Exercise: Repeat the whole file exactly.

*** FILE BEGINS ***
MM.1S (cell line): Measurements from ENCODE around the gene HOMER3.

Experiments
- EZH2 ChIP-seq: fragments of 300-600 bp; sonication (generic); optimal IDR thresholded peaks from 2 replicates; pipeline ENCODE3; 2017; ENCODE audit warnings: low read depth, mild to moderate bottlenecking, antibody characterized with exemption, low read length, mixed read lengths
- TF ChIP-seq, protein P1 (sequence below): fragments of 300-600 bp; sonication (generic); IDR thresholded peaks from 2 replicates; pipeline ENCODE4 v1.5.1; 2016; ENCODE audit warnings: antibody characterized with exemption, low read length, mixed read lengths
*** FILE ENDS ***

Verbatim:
MM.1S (cell line): Measurements from ENCODE around the gene HOMER3.

Experiments
- EZH2 ChIP-seq: fragments of 300-600 bp; sonication (generic); optimal IDR thresholded peaks from 2 replicates; pipeline ENCODE3; 2017; ENCODE audit warnings: low read depth, mild to moderate bottlenecking, antibody characterized with exemption, low read length, mixed read lengths
- TF ChIP-seq, protein P1 (sequence below): fragments of 300-600 bp; sonication (generic); IDR thresholded peaks from 2 replicates; pipeline ENCODE4 v1.5.1; 2016; ENCODE audit warnings: antibody characterized with exemption, low read length, mixed read lengths